Subjects/Keywords: Rheology; Wormlike micelles; Polymer glass; Brownian dynamics; Pointer algorithm; Chemical Engineering; Engineering

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APA (6th Edition):

Zou, W. (2018). Exploiting Polymer Theory to Simulate the Rheology of Micellar Solutions and Polymer Glasses. (Doctoral Dissertation). University of Michigan. Retrieved from http://hdl.handle.net/2027.42/143963

Chicago Manual of Style (16th Edition):

Zou, Weizhong. “Exploiting Polymer Theory to Simulate the Rheology of Micellar Solutions and Polymer Glasses.” 2018. Doctoral Dissertation, University of Michigan. Accessed July 23, 2019. http://hdl.handle.net/2027.42/143963.

MLA Handbook (7th Edition):

Zou, Weizhong. “Exploiting Polymer Theory to Simulate the Rheology of Micellar Solutions and Polymer Glasses.” 2018. Web. 23 Jul 2019.

Vancouver:

Zou W. Exploiting Polymer Theory to Simulate the Rheology of Micellar Solutions and Polymer Glasses. [Internet] [Doctoral dissertation]. University of Michigan; 2018. [cited 2019 Jul 23]. Available from: http://hdl.handle.net/2027.42/143963.

Council of Science Editors:

Zou W. Exploiting Polymer Theory to Simulate the Rheology of Micellar Solutions and Polymer Glasses. [Doctoral Dissertation]. University of Michigan; 2018. Available from: http://hdl.handle.net/2027.42/143963


University of Michigan

9. Lin, Wen-Chi. Multifunctional Micro-Scale Sensors for Water Safety Monitoring with Only Bare Platinum Electrodes.

Degree: PhD, Chemical Engineering, 2017, University of Michigan

 End-point monitoring at home is crucial to secure water safety because water can be contaminated in the drinking water distribution system (DWDS), like the Flint… (more)

Subjects/Keywords: water monitoring; MEMS; sensor; Chemical Engineering; Engineering

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APA (6th Edition):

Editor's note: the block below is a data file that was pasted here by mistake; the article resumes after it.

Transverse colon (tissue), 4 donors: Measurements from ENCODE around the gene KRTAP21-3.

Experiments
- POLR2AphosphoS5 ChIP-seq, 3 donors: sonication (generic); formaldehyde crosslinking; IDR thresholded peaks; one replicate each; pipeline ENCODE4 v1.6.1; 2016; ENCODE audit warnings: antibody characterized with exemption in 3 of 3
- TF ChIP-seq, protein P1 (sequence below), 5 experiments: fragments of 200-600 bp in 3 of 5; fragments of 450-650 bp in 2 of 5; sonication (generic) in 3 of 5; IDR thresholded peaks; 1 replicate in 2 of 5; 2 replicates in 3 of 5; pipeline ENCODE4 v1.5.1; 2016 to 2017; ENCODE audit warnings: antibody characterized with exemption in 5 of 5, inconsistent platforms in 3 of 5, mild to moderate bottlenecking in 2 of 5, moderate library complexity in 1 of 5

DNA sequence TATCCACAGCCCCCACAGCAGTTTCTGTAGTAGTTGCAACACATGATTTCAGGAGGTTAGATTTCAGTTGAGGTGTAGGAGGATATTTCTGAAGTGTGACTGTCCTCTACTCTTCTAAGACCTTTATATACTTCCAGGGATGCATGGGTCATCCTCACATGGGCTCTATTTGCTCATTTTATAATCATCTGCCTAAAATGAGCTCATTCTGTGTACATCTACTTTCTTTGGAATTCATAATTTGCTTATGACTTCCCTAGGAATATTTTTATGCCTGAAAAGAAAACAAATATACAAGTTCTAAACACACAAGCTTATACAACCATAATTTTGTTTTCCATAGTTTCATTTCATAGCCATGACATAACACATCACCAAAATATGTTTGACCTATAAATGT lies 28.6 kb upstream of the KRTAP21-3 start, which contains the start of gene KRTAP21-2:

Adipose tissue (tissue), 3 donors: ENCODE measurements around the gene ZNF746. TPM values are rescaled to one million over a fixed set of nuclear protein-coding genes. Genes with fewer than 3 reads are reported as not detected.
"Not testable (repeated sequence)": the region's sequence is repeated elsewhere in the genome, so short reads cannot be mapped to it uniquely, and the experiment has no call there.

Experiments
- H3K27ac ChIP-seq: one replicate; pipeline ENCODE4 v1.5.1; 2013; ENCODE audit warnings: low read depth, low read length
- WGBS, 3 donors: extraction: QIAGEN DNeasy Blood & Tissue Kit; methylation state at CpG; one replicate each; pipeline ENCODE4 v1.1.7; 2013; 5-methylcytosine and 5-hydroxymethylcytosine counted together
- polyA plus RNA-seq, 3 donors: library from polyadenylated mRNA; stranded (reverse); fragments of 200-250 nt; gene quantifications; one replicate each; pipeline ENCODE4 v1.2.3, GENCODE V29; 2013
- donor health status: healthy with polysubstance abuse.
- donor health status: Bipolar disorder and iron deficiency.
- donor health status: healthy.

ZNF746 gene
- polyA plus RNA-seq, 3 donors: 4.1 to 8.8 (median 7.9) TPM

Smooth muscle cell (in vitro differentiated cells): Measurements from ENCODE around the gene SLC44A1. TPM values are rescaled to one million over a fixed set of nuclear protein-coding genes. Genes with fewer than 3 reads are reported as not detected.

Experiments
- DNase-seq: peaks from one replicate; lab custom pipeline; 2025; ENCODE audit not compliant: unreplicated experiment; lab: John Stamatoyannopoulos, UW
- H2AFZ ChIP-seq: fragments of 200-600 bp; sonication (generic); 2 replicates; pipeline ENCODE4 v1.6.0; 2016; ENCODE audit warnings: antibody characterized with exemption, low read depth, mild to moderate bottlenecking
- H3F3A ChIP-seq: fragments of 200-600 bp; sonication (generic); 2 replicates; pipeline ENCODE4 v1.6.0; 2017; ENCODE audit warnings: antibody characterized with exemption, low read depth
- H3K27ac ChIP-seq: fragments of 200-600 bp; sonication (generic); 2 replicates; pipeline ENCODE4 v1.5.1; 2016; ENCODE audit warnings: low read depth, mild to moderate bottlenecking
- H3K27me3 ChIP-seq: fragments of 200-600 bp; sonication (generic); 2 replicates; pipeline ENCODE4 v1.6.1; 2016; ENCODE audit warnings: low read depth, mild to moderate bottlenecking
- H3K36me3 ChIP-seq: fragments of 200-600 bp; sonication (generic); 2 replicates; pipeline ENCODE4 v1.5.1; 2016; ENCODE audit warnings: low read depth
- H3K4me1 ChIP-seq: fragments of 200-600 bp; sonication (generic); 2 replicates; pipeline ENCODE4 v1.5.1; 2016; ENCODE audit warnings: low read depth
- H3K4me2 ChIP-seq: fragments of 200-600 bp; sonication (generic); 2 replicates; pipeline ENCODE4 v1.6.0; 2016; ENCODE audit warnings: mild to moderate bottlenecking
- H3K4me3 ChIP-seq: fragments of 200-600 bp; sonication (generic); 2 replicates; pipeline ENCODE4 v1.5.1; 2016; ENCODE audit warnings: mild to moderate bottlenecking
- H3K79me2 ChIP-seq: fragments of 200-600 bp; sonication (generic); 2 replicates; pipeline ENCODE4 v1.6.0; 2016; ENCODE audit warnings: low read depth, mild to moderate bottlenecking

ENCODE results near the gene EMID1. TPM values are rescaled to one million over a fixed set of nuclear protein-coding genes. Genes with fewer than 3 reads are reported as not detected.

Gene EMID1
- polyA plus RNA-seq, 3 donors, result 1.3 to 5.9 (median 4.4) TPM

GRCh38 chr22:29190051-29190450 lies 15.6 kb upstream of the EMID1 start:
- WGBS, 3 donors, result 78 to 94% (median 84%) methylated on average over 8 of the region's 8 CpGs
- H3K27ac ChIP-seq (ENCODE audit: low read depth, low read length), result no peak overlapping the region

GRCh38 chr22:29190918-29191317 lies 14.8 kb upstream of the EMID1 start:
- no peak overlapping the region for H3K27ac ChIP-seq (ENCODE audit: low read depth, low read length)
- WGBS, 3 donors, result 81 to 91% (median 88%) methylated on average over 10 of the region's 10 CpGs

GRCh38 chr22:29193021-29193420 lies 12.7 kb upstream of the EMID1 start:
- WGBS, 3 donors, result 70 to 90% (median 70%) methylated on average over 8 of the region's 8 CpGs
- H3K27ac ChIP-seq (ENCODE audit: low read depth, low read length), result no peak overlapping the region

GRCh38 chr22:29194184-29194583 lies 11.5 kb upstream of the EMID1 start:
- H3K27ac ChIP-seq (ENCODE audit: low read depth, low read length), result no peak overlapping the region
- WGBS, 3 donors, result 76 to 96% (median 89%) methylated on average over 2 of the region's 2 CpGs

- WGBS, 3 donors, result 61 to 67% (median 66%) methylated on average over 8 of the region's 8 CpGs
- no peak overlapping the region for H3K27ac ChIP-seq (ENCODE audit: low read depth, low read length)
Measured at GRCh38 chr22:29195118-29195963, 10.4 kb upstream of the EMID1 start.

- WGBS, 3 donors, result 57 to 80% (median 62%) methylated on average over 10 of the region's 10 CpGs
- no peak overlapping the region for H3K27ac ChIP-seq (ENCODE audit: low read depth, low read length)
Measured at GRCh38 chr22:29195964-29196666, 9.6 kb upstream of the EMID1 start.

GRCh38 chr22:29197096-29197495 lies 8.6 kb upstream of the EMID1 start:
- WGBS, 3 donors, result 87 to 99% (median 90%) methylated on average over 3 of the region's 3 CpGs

Lin, W. (2017). Multifunctional Micro-Scale Sensors for Water Safety Monitoring with Only Bare Platinum Electrodes. (Doctoral Dissertation). University of Michigan. Retrieved from http://hdl.handle.net/2027.42/138497

Chicago Manual of Style (16th Edition):

Lin, Wen-Chi. “Multifunctional Micro-Scale Sensors for Water Safety Monitoring with Only Bare Platinum Electrodes.” 2017. Doctoral Dissertation, University of Michigan. Accessed July 23, 2019. http://hdl.handle.net/2027.42/138497.

MLA Handbook (7th Edition):

Lin, Wen-Chi. “Multifunctional Micro-Scale Sensors for Water Safety Monitoring with Only Bare Platinum Electrodes.” 2017. Web. 23 Jul 2019.

Vancouver:

Lin W. Multifunctional Micro-Scale Sensors for Water Safety Monitoring with Only Bare Platinum Electrodes. [Internet] [Doctoral dissertation]. University of Michigan; 2017. [cited 2019 Jul 23]. Available from: http://hdl.handle.net/2027.42/138497.

Council of Science Editors:

Lin W. Multifunctional Micro-Scale Sensors for Water Safety Monitoring with Only Bare Platinum Electrodes. [Doctoral Dissertation]. University of Michigan; 2017. Available from: http://hdl.handle.net/2027.42/138497


University of Michigan

10. Johnson, Kyle. Melt Dynamics in Complex Polymer Systems: Star-shaped Polymers and Polymer Nanocomposite Films.

Degree: PhD, Materials Science and Engineering, 2017, University of Michigan

 The study of dynamic relaxations in polymer chains has been one of the cornerstones of polymer physics research for over half a century. Increased understanding… (more)

Subjects/Keywords: polymer melt dynamics; star-shaped polymer; polymer nanocomposite; polymer film; confinement; macromolecular architecture; Materials Science and Engineering; Engineering

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APA (6th Edition):

Johnson, K. (2017). Melt Dynamics in Complex Polymer Systems: Star-shaped Polymers and Polymer Nanocomposite Films. (Doctoral Dissertation). University of Michigan. Retrieved from http://hdl.handle.net/2027.42/138512

Chicago Manual of Style (16th Edition):

Johnson, Kyle. “Melt Dynamics in Complex Polymer Systems: Star-shaped Polymers and Polymer Nanocomposite Films.” 2017. Doctoral Dissertation, University of Michigan. Accessed July 23, 2019. http://hdl.handle.net/2027.42/138512.

MLA Handbook (7th Edition):

Johnson, Kyle. “Melt Dynamics in Complex Polymer Systems: Star-shaped Polymers and Polymer Nanocomposite Films.” 2017. Web. 23 Jul 2019.

Vancouver: